A commit message serves to notify others of the changes made to the Asterisk source code, both in a historical sense and in the present. Commit messages are incredibly important to the continued success of the Asterisk project. Developers maintaining the Asterisk project in the future will often only have your commit message to guide them in why a particular change was made. For non-developers, archives containing commit messages may be used when searching for fixes to a particular bug. Be sure that the information contained in your message will help them out.
This page describes the expected format for commit messages used when submitting code to the Asterisk project. See Gerrit Usage for more information about pushing your commit for review.
Basic Format for Commit Messages
The following illustrates the basic outline for commit messages:
Your summary should, if possible, be preceded by the subsystem(s) affected by the change:
Some commit history viewers treat the first line of commit messages as the summary for the commit. In addition, the Asterisk project uses many scripts that parse commit messages for a variety of purposes. So, an effort should be made to format our commit messages in this fashion. The verbose description may contain multiple paragraphs, itemized lists, etc. Always end the first sentence (and any subsequent sentences) with punctuation.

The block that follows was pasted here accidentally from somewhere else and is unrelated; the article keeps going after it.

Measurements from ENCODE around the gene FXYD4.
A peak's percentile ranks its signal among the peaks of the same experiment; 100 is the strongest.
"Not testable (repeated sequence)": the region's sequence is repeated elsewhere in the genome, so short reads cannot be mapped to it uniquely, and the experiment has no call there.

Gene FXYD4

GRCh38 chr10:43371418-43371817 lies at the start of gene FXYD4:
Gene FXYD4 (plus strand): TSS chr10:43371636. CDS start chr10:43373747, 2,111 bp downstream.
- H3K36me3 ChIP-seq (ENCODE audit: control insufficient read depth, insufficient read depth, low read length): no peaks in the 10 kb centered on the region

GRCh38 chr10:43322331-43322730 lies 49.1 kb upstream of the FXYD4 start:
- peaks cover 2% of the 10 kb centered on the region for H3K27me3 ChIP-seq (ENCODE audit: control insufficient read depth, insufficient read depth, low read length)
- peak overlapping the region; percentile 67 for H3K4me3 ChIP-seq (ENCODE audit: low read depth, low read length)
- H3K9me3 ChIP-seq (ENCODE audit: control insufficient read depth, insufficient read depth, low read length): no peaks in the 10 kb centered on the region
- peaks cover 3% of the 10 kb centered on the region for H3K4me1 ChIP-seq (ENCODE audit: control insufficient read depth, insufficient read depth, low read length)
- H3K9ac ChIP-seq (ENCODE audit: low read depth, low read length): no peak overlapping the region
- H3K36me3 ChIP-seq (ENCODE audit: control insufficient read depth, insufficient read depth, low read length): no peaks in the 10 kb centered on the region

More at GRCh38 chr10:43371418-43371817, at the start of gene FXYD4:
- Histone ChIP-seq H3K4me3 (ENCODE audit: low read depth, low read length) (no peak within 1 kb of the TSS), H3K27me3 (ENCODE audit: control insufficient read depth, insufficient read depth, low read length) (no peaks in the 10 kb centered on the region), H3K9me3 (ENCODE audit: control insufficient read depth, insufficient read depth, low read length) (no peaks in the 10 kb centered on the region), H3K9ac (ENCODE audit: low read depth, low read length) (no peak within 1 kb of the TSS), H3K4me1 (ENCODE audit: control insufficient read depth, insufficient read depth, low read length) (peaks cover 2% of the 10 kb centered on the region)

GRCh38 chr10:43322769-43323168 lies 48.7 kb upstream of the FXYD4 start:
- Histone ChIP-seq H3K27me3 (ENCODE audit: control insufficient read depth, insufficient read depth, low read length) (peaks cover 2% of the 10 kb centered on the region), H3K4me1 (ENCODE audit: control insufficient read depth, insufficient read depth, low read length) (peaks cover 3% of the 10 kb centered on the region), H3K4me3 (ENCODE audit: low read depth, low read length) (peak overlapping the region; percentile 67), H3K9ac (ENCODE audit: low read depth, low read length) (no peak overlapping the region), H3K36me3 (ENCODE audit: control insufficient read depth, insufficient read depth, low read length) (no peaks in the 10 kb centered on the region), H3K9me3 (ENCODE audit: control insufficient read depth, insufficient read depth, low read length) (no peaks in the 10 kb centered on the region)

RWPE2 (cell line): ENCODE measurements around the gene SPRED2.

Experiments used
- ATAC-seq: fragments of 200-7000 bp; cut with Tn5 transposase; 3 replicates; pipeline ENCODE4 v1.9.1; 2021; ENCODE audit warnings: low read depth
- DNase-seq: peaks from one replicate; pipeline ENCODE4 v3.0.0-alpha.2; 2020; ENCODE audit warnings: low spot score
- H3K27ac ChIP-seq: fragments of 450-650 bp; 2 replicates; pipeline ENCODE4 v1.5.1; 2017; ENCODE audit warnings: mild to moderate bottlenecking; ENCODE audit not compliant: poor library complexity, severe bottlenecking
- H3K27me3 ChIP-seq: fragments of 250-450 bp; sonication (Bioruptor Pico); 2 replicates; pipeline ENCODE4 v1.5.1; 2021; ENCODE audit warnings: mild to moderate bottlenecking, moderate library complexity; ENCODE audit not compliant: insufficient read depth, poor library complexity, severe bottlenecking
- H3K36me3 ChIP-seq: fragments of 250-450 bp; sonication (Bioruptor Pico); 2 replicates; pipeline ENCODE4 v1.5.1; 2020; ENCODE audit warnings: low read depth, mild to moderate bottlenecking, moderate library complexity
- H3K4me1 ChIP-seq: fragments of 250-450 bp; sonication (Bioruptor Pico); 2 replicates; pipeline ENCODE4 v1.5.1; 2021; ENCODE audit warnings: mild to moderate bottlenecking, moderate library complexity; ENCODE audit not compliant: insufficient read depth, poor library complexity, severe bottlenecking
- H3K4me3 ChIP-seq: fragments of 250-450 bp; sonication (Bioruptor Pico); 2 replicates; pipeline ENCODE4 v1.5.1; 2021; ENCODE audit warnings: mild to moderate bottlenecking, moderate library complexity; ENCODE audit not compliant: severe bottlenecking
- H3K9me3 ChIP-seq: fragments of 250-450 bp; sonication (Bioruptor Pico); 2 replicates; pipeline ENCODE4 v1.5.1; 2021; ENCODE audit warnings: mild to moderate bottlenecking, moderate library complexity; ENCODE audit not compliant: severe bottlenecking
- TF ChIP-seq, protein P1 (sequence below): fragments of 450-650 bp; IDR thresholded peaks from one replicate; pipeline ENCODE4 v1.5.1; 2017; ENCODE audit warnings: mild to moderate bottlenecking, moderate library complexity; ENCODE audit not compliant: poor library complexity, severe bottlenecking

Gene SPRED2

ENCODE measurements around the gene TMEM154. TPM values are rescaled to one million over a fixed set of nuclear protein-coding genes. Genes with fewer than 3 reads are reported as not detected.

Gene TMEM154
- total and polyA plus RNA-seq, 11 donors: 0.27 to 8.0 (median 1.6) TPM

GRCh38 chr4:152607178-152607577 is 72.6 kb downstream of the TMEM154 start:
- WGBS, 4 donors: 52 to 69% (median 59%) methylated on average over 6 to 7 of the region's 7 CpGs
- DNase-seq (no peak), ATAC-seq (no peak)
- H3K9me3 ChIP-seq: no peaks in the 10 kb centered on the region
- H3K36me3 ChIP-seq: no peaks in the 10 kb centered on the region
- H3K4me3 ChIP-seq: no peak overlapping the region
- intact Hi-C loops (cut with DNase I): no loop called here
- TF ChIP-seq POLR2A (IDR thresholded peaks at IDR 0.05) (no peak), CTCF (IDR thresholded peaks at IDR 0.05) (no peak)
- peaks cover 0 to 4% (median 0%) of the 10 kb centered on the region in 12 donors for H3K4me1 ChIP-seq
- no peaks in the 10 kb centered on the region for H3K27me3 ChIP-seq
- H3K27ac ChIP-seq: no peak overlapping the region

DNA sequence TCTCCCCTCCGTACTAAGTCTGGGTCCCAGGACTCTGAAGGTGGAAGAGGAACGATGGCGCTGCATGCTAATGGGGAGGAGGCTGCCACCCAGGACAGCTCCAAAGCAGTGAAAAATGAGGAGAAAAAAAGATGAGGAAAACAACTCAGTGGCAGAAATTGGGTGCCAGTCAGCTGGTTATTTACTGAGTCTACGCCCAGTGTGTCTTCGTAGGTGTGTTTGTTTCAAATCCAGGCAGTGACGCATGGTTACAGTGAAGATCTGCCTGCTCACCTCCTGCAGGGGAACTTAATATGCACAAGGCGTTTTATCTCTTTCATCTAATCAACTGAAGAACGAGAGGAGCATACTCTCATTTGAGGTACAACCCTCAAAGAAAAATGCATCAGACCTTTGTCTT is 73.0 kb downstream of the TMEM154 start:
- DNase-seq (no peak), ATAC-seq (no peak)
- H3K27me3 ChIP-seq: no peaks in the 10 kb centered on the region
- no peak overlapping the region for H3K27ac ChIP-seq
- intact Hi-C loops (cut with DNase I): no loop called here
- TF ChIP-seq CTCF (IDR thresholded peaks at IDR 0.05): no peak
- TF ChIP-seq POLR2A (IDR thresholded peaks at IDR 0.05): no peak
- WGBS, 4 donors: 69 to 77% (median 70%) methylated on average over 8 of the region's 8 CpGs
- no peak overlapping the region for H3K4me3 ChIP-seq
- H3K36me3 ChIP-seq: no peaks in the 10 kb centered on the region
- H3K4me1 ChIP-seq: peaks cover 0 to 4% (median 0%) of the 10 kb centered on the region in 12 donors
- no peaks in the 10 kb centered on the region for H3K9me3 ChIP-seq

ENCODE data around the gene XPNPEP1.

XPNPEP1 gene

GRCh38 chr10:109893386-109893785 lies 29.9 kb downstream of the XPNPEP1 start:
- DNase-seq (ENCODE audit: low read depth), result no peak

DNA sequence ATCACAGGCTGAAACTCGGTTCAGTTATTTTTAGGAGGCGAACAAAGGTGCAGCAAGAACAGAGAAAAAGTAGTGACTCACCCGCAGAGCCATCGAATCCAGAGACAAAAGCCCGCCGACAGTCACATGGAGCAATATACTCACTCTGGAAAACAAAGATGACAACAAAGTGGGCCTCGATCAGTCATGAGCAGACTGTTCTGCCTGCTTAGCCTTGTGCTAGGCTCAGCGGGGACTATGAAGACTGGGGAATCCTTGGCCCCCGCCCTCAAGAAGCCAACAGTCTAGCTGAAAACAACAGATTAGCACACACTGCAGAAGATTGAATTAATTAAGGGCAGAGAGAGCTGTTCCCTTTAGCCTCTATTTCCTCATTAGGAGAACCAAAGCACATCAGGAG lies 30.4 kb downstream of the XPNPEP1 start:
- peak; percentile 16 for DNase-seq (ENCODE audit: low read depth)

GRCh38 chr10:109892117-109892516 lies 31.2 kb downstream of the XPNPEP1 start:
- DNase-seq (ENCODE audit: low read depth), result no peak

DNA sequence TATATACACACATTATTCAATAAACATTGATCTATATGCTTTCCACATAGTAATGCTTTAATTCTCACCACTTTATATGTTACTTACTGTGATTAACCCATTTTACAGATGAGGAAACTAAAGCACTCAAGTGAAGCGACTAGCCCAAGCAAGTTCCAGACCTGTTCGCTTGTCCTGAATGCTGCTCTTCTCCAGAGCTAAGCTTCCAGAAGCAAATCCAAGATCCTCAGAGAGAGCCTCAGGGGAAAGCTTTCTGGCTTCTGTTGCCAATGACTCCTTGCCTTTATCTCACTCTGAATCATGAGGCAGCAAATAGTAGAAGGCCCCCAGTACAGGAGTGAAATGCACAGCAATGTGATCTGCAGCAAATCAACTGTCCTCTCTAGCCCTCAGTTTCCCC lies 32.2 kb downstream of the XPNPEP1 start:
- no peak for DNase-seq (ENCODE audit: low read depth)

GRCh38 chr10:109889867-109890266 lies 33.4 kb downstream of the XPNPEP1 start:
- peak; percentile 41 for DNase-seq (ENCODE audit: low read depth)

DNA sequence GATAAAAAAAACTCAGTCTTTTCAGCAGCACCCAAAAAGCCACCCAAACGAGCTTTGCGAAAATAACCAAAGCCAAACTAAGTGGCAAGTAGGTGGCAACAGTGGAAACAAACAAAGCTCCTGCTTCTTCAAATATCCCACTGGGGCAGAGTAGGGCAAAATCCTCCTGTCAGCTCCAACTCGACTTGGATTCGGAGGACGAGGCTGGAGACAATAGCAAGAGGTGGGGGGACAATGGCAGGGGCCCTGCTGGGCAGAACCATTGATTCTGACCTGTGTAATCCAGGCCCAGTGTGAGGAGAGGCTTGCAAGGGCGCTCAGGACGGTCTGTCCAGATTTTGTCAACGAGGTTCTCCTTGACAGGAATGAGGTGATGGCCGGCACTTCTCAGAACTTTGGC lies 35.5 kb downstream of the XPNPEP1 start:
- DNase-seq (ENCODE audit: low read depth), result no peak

Commit messages should be wrapped at 80 columns.
Note that for trivial commits, such as fixes for spelling mistakes, the verbose description may not be necessary.
Special Tags for Commit Messages
Gerrit supports auto-closing and commenting of uploaded reviews by referencing an issue.
To have a commit noted in an issue and to also close the issue, simply referencing the issue is sufficient:
Note that this can be done anywhere in the text of the issue.
To properly attribute a patch use the following notation:
If multiple patches are being applied, provide a comment for each author:
To include additional reporters:
To include testers (which cannot be inferred from the issue):
All of this information can be chained together:
If the patch being committed was written by the person doing the commit, and is not available to reference as an upload to the issue, there is no need to include something like "fixed by me", as that will be the default assumption when a specific patch is not referenced.
You can find a contributors license number by clicking on their name, or pulling up their profile within JIRA.
Tagging multiple issues in a single commit message
If you have a very simple commit that affects and closes multiple issues you can follow this example format:
Example Commit Message
What you might write: